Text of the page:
General Aviation

Published on April 18th, 2015 | by Mark Dwyer


Flying to the UK could become more difficult

The UK HMRC has opened a consultation on pre-notification periods for submitting GAR (General Aviation Report) forms. This will have a significant impact on Irish pilots visiting the UK and vice versa. We would encourage as many pilots as possible to take part in the consultation.

The article below is taken from but is reproduced below. To complete the consultation, visit and click on “GAR Consultation”


If travelling by non scheduled aeroplane/rotary into the United Kingdom it has always been a requirement to complete a ‘manifest’ previously called a ‘GenDec’ now call a General Aviation Report (GAR).

Up to May 2013 it was possible to present oneself (inbound) at a recognised (designated) port of entry and would not have to submit a GAR in advance. The GAR was for the control at non customs/immigration staffed airfields

The law which underpins the General Aviation Report is the 1979 Customs and Excise Management Act 1979 (CEMA) section 35 which empowers the Excise Commissioners to make rules. Other Acts such as the 2000 Terrorism Act also make specific regulations about notification of General Aviation flights. The regulations have not been consistent and still are not.

In May 2013 a revised set of Commissioners’ Directions (CDs) was introduced without notification or consultation. The main consequence of these was to eliminate the concept of a ‘port of entry’ or designated port. In addition pre notification for all incoming flights was required at 4 hours prior to arrival for EU 12 hours for CTA (Common Travel Area) and 24 hours for RoW (Rest of World)

Whilst these rules were to be applied for all airfields large and small, it did not make up for the problems caused by the loss of ‘designated airports’ (no pre-notification airports). In addition the 12 hours pre notification (driven by an attempt to coordinate with Terrorism Act (TACT 2000) for territories where over 90% of citizens are British passport holders was heavily criticised. The April 2013 CDs did not take account of the fact that designated ports are written into the TACT 2000 and the CDs as introduced flatly contradicted another law.

In short the April 2013 CDs were a rushed mess.

HMRC and Home Office issued a statement in November 2013 that no action would be taken under the new CDs until further consultation had taken place. 

HMRC have now issued a document which is intended to be the basis of that consultation. The core of the HMRC proposal is as follows

  1. pre notification timescales should be harmonised – the previous different notice periods for CTA and EU are now the same
  2. the previous 4 hours notification of arrival is changed to 2 hours before departure
  3. there is no return to a free port of entry where one can arrive without notification 
  4. these proposals are to apply to designated and Certificate for Agreement airfields but no proposal has been made for other locations the full document can be found here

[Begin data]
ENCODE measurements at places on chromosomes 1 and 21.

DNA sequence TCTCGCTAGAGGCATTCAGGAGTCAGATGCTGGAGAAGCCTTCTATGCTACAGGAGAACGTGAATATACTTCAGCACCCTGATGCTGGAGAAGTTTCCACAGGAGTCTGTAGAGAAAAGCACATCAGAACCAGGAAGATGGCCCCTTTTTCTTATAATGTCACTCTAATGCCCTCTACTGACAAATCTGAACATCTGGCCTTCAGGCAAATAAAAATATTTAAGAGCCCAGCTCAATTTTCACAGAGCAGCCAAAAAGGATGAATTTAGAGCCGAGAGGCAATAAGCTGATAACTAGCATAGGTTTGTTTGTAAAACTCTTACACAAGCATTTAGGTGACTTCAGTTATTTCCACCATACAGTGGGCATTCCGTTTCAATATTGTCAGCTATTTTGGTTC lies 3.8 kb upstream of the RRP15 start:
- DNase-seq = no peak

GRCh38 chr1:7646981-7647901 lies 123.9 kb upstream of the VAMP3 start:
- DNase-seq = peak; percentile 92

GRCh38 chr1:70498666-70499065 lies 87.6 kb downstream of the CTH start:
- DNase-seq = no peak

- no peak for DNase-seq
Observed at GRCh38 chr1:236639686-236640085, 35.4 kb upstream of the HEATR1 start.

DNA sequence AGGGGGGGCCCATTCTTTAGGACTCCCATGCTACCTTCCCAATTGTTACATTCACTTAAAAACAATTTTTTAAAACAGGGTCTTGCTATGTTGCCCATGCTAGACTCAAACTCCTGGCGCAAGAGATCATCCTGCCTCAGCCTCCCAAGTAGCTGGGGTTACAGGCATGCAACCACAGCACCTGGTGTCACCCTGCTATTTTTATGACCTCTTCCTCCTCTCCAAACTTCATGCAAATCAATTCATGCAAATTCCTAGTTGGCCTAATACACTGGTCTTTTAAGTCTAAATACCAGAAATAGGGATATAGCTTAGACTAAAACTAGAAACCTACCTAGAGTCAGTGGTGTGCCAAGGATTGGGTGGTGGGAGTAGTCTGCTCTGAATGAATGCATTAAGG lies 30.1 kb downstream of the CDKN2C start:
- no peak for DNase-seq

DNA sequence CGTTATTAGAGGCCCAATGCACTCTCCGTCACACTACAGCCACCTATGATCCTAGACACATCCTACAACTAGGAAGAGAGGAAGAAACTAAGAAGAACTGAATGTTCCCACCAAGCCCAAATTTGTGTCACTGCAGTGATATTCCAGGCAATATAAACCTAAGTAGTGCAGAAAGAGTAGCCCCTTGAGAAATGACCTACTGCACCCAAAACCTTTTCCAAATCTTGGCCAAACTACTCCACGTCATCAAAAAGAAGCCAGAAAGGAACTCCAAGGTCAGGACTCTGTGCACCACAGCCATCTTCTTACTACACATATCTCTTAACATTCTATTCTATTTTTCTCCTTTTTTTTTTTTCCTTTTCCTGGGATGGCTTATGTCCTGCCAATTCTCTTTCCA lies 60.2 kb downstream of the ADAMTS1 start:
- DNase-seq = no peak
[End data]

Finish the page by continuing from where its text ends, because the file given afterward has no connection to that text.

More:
On the face of it this may seem an improvement but as there would be no ‘fall back’ position to prenotifying and failure to notify is criminalised with a £1000 fine. In addition it is the intention to apply the same regulations to outbound traffic in the near future (including outbound to EU) .

The effect of applying the regulations to ‘prior to departure’ is to allow no amelioration for example if one is in advance of the notice time and the time was based on arrival one could in fact wait a short while and not be seen as offending. It also has the effect of making it difficult for short journeys while longer journeys will in fact be giving more notice than now.

For many leisure flyers on a discretionary trip across the Channel these proposals may seem an inconvenience at most. But for flyers with short crossborder hops (e.g. EI/NI) this is a major inconvenience.

Generally those who fly for business are opposed and wish to see the pre-notification process aligned with other paperwork such as the flight plan or a regime as per airlines where electronic notice is accepted up to flight closed.

No proposals have been made to provide for the frequent need for last minute changes either for weather or, in business, simple operational pressure.

Consequently though the proposals appear to be an improvement on the May 2013 CDs most of the Flying Associations do not believe they demonstrate any understanding of GA operations and furthermore represent a backward step given that the DfT has just published a strategy aimed at invigorating GA. We believe the HMRC proposals will actually lead to a reduced number of flights and damage to business.

You are invited to have your say in this poll CLICK HERE and click on GAR Consultation.

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About the Author

Mark is an airline pilot flying the Boeing 737 for a major European airline. In addition he is also a Type Rating Instructor, Type Rating Examiner and Base Training Captain on the B737. Outside of commercial flying Mark enjoys flying light aircraft from the smallest 3 Axis microlights up to heavier singles. He is also an instructor and EASA Examiner on single engines and a UK CAA Examiner. He flies the Chipmunk for the Irish Historic Flight Foundation (IHFF). Mark became the Chairman of the National Microlight Association of Ireland (NMAI) in 2013 and has overseen a massive growth in the organisation. In this role he has worked at local and national levels. In 2015, Mark won ‘Upcoming Aviation Professional Award’ at the Aviation Industry Awards sponsored by the IAA. Mark launched this website back in 2002 while always managing the website, he has also been Editor and Deputy Editor of FlyingInIreland Magazine from 2005 to 2015.

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